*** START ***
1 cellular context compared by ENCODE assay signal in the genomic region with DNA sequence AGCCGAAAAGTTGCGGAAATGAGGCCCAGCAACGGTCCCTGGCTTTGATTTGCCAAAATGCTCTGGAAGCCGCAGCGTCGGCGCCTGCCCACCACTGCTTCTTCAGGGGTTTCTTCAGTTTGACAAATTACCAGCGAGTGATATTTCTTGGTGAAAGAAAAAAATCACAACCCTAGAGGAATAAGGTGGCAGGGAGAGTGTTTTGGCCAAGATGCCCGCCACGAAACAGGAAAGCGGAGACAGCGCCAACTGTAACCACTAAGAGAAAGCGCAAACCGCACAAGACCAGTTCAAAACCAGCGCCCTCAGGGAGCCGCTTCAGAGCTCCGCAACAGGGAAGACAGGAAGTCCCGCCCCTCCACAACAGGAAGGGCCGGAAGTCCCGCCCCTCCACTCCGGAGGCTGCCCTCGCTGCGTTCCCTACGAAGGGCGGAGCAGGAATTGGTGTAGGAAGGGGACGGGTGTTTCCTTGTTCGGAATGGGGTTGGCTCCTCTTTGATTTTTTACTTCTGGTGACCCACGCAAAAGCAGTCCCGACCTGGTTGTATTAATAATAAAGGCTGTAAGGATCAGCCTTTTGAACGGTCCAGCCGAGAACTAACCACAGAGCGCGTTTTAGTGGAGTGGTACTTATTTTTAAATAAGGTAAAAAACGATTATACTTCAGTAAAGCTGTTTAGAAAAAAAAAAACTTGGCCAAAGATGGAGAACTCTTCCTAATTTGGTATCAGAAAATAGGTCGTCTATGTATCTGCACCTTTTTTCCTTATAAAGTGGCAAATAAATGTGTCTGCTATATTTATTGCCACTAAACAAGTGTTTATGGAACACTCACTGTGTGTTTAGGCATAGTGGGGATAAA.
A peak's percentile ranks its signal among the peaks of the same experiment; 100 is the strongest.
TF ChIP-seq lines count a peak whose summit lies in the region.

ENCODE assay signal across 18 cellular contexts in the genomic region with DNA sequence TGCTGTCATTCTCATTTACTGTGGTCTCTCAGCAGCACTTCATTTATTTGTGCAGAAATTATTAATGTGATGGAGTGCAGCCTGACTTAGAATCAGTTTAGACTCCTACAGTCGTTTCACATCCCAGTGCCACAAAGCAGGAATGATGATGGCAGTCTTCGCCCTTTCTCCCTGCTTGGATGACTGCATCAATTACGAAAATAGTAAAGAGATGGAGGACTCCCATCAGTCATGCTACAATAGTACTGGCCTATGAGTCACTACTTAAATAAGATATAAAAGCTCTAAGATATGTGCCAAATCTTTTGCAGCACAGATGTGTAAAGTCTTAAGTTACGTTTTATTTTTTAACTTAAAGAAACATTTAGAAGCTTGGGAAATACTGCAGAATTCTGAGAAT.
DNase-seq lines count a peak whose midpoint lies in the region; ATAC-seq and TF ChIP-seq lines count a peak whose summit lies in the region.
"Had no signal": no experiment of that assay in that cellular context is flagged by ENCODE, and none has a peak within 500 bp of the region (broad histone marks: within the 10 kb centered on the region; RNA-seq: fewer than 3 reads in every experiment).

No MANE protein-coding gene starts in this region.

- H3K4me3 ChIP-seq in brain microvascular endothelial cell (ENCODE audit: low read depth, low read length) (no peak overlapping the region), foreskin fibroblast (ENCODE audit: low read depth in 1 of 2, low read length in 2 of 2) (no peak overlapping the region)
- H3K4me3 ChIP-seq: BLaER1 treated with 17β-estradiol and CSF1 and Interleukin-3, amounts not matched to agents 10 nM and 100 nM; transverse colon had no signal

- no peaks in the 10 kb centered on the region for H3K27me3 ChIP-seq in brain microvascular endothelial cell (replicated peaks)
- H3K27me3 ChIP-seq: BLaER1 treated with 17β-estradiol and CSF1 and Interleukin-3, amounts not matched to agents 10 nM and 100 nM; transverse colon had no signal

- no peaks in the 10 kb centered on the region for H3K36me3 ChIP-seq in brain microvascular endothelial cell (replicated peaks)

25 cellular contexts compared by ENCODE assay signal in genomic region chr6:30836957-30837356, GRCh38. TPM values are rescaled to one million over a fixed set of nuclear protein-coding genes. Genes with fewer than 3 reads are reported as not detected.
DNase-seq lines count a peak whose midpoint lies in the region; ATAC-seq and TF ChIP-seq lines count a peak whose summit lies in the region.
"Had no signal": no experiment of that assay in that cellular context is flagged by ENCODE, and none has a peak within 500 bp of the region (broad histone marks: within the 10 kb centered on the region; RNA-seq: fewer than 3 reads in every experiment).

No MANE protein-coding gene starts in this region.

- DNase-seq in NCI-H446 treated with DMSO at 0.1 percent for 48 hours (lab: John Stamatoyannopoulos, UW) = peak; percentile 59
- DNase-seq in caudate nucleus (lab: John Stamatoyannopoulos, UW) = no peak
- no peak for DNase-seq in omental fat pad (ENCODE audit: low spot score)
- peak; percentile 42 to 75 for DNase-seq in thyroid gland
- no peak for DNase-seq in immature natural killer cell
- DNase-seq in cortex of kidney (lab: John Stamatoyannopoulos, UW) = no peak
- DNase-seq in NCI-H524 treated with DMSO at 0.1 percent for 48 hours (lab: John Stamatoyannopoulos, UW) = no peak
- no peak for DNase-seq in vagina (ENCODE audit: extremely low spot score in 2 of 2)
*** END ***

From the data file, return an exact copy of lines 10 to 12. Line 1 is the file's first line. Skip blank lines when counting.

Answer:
- no peaks in the 10 kb centered on the region for H3K27me3 ChIP-seq in brain microvascular endothelial cell (replicated peaks)
- H3K27me3 ChIP-seq: BLaER1 treated with 17β-estradiol and CSF1 and Interleukin-3, amounts not matched to agents 10 nM and 100 nM; transverse colon had no signal

- no peaks in the 10 kb centered on the region for H3K36me3 ChIP-seq in brain microvascular endothelial cell (replicated peaks)